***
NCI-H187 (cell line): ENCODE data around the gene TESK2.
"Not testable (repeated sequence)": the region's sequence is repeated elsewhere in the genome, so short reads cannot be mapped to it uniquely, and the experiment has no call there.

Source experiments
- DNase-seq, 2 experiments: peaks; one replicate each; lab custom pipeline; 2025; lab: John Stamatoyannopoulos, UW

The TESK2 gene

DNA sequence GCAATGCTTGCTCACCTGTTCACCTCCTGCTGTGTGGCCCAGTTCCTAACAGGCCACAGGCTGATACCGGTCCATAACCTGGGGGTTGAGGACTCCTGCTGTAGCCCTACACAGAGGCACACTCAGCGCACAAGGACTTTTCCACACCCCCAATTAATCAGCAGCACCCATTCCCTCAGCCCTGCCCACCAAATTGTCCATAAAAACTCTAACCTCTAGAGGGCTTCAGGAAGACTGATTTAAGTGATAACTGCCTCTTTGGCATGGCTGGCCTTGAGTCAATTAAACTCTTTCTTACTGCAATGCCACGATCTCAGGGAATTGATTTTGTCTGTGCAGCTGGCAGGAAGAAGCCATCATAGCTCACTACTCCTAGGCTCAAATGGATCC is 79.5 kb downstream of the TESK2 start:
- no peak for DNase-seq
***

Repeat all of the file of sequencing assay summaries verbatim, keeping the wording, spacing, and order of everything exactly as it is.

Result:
NCI-H187 (cell line): ENCODE data around the gene TESK2.
"Not testable (repeated sequence)": the region's sequence is repeated elsewhere in the genome, so short reads cannot be mapped to it uniquely, and the experiment has no call there.

Source experiments
- DNase-seq, 2 experiments: peaks; one replicate each; lab custom pipeline; 2025; lab: John Stamatoyannopoulos, UW

The TESK2 gene

DNA sequence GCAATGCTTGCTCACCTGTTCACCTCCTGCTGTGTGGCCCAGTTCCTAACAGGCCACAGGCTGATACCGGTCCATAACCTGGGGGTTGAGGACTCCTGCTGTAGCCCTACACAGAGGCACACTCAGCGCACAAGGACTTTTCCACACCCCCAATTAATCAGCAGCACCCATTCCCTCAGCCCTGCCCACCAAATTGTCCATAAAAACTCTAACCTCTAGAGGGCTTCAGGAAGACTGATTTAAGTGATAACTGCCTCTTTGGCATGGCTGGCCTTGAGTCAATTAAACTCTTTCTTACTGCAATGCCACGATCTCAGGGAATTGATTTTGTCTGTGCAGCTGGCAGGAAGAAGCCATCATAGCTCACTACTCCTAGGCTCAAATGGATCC is 79.5 kb downstream of the TESK2 start:
- no peak for DNase-seq